I have been thinking during the past week a lot about the topic of being stealthy while growing and maintaining one’s wealth.  Although we’re not rich (yet), I can see a time in the not-too-far future where Mrs. Mase and I will have to intentionally make strategic decisions with how we live our lives so that not too much of our private financial business is revealed to others.  We have it easier than a lot of people – neither of us are doctors, lawyers, financial planners, etc. so there are few social pressures or expectations around dressing a certain way all the time, driving a luxury (or at least newer) car, or living in a fancy home in a very fancy neighborhood.

That’s the good part.  The trick comes in when you want to enjoy a certain level of lifestyle – I know there is a point in my life when I do want to charter a private jet.  I do want to set up scholarship funds that help thousands.  I do want to own very nice things.  I’d be lying if I said material wealth was not a motivating factor in wanting to be rich.  Although it is not the only factor, of course, it is something we aspire to.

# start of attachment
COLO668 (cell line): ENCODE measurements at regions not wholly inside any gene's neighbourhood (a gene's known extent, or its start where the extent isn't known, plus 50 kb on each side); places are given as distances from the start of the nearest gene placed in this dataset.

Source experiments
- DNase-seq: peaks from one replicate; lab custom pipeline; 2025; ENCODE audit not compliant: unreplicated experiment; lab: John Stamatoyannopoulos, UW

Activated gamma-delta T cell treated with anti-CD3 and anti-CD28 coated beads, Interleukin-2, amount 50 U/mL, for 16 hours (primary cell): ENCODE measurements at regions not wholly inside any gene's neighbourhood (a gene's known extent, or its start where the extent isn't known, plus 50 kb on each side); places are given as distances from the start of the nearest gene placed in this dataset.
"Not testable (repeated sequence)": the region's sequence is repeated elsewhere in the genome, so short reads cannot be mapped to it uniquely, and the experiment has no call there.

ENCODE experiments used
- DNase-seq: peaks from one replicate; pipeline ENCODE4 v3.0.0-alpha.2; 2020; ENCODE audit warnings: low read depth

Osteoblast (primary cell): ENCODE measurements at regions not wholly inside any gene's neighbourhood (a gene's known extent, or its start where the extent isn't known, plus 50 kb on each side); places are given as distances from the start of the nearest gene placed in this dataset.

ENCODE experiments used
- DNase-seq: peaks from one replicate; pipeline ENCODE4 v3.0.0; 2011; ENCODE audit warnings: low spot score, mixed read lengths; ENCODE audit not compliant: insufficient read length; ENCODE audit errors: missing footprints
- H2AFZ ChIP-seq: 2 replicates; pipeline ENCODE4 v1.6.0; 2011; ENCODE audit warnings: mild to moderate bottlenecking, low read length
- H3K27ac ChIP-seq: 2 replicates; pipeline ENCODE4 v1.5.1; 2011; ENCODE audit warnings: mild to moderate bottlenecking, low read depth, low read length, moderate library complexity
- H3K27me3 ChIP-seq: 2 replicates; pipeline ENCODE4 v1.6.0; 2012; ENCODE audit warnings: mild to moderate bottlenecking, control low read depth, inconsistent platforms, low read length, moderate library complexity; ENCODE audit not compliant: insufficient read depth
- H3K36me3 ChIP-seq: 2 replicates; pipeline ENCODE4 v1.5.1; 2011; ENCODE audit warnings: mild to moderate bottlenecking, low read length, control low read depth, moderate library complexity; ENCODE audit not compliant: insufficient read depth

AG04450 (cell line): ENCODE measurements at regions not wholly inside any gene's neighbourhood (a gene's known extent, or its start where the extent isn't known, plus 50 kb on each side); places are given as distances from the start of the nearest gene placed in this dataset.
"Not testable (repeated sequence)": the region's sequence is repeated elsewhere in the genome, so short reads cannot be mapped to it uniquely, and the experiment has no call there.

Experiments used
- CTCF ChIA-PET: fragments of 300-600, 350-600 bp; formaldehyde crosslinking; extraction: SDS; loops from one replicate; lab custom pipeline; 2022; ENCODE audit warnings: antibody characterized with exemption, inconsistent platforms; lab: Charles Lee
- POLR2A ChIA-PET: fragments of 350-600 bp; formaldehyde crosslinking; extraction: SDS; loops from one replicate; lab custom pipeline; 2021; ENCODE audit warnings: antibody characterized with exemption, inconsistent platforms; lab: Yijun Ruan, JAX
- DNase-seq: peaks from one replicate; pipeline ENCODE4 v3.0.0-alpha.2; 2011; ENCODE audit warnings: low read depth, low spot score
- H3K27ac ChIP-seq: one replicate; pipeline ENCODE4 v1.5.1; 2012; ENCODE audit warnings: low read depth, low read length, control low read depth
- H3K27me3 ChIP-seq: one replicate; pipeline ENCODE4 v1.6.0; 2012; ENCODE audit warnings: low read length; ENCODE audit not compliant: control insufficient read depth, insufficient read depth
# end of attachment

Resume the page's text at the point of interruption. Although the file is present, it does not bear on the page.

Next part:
Maybe I’m getting ahead of myself, because we are definitely not rich yet.  I’d say we’re solidly stable and growing, which is a great feeling, since just a few years ago we were in a very different place.  I think one of the reasons this is starting to come into my mind is because there are already certain topics that I know would feel awkward or uncomfortable discussing with people – paying off our mortgage for example.  With the exception of one or two very close family members, nobody will ever know (at least, that’s the intention).  Knowing the personalities of people I know and associate with, there are just too many potentially negative consequences of even casually mentioning it in a conversation.

I think the best way to go about it is to keep your wealth to yourself.  There are many bloggers and gurus out there who gladly share all of their financial info on the internet for the sake of complete transparency, and I respect that.  People benefit from real-world numbers.  But putting my net worth and income out there for everyone to see is just something I don’t know if I or Mrs. Mase will ever feel comfortable doing!